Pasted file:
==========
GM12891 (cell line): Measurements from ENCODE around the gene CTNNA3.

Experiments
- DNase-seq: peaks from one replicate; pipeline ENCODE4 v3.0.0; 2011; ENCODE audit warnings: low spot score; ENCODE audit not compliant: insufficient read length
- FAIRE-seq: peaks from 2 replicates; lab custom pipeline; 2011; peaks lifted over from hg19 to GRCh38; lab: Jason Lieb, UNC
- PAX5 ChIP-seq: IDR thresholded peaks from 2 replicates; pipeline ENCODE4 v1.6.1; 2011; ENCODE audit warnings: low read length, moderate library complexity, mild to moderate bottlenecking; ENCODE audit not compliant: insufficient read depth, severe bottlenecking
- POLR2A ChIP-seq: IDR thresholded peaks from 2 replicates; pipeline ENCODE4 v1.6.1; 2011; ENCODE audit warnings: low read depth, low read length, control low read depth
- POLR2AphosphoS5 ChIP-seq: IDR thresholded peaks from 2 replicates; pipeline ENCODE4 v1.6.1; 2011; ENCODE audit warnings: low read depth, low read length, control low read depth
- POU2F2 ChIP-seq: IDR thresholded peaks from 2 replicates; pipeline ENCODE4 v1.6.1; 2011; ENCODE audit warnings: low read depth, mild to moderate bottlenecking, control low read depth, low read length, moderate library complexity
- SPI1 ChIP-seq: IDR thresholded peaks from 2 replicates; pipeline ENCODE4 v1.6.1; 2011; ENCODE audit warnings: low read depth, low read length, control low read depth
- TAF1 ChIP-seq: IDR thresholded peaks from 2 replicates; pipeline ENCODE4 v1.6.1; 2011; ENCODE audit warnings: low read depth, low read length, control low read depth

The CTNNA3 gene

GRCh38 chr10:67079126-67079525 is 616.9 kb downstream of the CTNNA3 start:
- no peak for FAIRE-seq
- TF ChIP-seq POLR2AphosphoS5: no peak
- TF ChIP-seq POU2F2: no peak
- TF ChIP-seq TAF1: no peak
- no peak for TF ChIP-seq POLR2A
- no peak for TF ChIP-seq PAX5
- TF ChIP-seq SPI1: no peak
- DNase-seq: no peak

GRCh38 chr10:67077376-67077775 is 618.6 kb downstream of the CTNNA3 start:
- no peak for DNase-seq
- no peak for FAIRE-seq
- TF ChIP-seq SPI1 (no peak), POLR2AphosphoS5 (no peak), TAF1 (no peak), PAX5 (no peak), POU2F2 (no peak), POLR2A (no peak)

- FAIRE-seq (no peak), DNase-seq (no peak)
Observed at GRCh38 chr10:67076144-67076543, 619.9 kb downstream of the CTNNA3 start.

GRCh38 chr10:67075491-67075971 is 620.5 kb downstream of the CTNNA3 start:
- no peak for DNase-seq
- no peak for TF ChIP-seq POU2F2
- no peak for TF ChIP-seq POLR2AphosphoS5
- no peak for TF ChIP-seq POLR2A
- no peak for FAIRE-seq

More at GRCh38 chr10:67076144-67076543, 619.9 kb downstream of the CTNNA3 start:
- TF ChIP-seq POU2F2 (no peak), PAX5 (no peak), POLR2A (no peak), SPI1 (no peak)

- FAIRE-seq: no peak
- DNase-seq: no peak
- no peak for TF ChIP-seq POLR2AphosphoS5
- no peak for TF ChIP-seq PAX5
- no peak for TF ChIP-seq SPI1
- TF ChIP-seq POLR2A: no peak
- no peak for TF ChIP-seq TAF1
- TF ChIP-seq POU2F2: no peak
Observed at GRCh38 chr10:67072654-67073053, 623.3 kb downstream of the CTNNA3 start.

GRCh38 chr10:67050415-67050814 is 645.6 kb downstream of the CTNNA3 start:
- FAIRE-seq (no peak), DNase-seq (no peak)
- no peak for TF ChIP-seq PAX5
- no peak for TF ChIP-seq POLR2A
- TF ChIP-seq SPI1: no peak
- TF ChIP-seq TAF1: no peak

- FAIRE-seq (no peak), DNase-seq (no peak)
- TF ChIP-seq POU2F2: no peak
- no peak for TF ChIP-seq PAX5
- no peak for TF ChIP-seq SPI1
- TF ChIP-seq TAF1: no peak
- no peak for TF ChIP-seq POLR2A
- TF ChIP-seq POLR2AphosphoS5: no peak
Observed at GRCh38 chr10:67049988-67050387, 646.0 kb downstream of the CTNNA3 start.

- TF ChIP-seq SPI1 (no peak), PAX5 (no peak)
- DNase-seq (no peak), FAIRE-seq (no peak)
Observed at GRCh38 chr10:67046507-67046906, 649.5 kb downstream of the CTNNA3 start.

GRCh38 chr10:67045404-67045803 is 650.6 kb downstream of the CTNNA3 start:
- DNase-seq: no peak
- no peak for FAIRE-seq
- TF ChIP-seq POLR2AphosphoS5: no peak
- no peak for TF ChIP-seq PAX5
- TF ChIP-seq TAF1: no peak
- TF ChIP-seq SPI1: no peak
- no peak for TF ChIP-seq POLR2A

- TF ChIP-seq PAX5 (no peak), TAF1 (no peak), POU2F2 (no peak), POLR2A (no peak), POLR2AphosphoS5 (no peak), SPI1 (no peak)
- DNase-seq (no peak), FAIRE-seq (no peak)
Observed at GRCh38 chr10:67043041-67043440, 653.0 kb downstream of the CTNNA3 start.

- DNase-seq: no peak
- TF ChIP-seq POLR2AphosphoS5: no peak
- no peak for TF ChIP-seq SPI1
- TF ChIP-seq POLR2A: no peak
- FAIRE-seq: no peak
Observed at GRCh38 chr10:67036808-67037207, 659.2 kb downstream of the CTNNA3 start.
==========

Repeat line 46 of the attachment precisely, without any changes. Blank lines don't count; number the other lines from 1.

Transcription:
- no peak for TF ChIP-seq PAX5